flex’s ‘-b’ flag),
YY_INPUTto do so,
then every time it matches a token, it will have exhausted its input
buffer (because the scanner is free of backtracking). This means you
can safely use
select() at the point and only call
yylex() for another
select() indicates there’s data available.
That is, move the
select() out from the input function to a point where
it determines whether
yylex() gets called for the next token.
With this approach, you will still have problems if your input can arrive
select() could inform you that the beginning of a token is
available, you call
yylex() to get it, but it winds up blocking waiting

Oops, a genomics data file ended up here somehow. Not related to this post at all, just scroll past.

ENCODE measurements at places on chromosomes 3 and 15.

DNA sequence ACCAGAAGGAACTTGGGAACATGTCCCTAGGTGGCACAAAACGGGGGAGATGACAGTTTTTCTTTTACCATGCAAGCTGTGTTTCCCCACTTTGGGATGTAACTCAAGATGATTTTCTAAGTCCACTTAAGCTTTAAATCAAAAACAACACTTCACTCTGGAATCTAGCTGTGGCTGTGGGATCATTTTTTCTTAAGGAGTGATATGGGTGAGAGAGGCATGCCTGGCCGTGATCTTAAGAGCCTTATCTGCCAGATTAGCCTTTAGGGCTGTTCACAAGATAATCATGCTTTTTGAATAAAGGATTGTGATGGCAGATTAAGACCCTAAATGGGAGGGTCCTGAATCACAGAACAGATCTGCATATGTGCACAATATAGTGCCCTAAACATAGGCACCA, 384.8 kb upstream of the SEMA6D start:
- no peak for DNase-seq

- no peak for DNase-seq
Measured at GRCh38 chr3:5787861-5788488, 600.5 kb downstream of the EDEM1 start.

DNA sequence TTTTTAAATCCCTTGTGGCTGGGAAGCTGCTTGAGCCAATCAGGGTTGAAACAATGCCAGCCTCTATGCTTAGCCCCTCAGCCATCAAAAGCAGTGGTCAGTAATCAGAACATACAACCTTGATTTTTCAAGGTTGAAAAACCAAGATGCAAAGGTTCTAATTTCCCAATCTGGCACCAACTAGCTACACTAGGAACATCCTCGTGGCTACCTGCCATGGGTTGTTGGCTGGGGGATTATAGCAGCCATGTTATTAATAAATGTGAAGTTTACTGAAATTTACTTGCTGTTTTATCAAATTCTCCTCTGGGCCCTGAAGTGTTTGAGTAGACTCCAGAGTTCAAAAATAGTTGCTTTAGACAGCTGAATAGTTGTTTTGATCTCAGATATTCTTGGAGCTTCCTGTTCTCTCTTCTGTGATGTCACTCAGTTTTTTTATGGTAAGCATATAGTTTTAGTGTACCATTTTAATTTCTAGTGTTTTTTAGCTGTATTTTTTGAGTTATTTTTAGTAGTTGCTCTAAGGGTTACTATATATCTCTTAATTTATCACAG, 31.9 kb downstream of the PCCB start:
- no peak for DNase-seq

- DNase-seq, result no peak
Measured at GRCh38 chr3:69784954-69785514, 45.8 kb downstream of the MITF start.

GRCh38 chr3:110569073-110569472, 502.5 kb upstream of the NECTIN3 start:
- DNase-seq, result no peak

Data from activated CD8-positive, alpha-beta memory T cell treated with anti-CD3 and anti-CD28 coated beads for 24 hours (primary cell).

for the later characters in the token.
Here’s another way: Move your input multiplexing inside of
YY_INPUT is called, it
select()’s to see where input is
available. If input is available for the scanner, it reads and returns the
next byte. If input is available from another source, it calls whatever
function is responsible for reading from that source. (If no input is
available, it blocks until some input is available.) I’ve used this technique in an
interpreter I wrote that both reads keyboard input using a
flex scanner and
IPC traffic from sockets, and it works fine.